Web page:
Tim Montgomerie’s ConservativeHome website reports that the Conservative & Unionist Party is setting up its own party in Northern Ireland, following the failure of its collaboration with the Ulster Unionist Party. At the last election, the Tories ran a joint ticket with the UUP under the name ‘Ulster Conservatives and Unionists – New Force’ which fell rather flat.
In the years before the party system was as solidly formalised as it now is, Unionist MPs took the Conservative whip at Westminster but today the SDLP is the only Northern Irish party which takes the whip of a British party (in its case, Labour). Gradually official Unionists found themselves increasingly challenged by upstarts, which evolved into the formal division between the Ulster Unionist Party (moderate liberal-conservative unionists) and Paisley’s Democratic Unionist Party (hardcore conservative unionists).
The decision to start a separate Conservative & Unionist party for Ulster is a curious one, as it can only further split the Unionist vote, already divided between the dominant DUP and the fading UUP. This is at least simpler than in the 1990s and 2000s, when the vote split between these two and smaller Unionist groupings like the UK Unionists, the Progressive Unionist Party, the Ulster Democratic Party, and the Northern Ireland Unionist Party.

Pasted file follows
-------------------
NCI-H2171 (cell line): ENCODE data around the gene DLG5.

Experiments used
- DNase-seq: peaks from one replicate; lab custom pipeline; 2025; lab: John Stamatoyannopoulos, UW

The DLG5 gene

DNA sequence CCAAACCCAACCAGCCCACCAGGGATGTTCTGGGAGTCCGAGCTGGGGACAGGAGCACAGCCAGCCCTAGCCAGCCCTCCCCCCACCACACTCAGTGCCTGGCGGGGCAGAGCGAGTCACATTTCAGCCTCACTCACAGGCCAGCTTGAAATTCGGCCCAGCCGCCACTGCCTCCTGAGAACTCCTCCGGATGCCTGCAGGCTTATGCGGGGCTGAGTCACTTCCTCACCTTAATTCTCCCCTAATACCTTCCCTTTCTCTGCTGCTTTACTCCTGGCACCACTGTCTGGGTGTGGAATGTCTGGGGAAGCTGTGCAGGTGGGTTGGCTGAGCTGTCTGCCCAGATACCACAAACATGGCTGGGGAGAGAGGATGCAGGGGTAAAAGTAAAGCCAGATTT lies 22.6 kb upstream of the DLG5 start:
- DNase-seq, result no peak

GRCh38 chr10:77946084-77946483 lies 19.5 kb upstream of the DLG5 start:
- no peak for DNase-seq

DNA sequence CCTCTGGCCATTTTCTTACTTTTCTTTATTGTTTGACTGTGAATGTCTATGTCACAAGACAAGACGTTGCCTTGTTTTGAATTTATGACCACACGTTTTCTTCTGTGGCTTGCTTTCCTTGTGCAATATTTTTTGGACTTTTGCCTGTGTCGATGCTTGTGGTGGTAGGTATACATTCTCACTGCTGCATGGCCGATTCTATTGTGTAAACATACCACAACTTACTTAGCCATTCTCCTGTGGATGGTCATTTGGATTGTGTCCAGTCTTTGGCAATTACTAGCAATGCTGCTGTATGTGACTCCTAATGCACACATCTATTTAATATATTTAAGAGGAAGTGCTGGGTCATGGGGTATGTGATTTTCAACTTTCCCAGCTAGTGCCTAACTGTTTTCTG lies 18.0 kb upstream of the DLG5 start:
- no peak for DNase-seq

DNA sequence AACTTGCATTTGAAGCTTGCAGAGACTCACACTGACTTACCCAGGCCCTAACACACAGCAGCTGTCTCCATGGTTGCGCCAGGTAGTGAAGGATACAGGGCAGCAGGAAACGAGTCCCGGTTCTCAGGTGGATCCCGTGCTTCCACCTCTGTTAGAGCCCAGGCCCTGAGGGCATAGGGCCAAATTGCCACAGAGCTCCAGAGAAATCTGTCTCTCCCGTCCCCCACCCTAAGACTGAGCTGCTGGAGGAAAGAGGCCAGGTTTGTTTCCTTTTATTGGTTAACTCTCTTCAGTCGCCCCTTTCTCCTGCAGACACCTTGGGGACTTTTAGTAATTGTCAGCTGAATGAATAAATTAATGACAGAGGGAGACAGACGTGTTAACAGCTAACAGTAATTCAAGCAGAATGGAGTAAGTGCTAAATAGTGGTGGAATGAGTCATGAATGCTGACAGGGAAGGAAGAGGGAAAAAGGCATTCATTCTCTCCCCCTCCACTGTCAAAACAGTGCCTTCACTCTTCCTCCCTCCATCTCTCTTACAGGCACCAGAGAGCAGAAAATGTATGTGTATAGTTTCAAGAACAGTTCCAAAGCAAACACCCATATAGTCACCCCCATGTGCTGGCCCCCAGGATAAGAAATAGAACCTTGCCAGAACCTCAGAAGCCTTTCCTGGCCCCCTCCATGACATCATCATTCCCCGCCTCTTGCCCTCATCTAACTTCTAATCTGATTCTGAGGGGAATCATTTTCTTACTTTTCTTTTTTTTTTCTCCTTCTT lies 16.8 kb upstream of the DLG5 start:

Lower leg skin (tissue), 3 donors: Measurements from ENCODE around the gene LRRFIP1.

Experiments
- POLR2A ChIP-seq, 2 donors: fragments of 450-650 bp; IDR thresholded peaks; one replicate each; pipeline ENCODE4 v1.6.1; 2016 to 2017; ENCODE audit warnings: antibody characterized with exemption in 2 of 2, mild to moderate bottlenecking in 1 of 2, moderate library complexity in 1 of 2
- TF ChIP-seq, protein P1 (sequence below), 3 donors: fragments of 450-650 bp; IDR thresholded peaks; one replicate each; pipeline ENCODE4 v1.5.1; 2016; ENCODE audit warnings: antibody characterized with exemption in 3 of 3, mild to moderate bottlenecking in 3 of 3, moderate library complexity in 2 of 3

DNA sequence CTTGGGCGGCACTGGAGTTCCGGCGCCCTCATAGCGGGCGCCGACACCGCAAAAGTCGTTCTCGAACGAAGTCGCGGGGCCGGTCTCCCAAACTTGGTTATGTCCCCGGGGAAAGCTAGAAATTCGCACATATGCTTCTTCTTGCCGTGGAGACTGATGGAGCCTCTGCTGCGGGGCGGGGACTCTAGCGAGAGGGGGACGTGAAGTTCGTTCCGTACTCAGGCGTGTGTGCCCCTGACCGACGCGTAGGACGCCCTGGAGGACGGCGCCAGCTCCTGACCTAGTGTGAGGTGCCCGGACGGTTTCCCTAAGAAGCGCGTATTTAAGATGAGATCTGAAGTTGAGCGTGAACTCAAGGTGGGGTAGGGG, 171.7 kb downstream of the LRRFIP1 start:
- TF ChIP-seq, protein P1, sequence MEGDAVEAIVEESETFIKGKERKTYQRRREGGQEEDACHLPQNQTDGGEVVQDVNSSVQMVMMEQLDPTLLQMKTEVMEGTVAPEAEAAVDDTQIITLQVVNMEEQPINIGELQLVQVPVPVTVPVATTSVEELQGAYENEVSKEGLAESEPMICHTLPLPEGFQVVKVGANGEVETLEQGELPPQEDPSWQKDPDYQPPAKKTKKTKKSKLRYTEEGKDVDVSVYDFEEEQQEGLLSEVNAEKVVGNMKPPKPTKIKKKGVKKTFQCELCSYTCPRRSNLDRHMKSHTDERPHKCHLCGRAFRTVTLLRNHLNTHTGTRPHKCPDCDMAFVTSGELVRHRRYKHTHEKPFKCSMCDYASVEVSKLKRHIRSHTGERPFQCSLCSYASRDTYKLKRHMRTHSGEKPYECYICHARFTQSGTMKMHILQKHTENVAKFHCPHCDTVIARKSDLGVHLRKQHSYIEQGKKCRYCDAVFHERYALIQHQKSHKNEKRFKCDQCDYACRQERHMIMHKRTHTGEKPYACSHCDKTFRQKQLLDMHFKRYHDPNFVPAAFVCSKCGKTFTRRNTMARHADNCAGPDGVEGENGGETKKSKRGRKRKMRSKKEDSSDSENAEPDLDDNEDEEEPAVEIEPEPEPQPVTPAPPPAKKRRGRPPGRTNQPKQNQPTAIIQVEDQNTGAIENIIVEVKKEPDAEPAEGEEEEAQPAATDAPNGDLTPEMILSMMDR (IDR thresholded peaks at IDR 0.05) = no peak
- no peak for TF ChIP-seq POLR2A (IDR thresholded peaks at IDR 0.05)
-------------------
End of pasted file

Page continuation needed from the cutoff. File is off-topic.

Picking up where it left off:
My favourite Unionist Party, however, was that which dominated the political scene in the Punjab from the First World War until Partition. It was primarily the instrument of the Muslim, Hindu, and Sikh gentry of the province, and counted three holders of knighthoods — Sardar Sir Sikander Hayat Khan, Sir Fazli Husain, and Rao Bahadur Sir Chhotu Ram — among its founders. Alas, with the increasing enmity between the Hindu and Muslim populations of India, its existence became unsustainable, and even the Punjab Province itself was split between Pakistan and India at independence. Sic transit gloria mundi!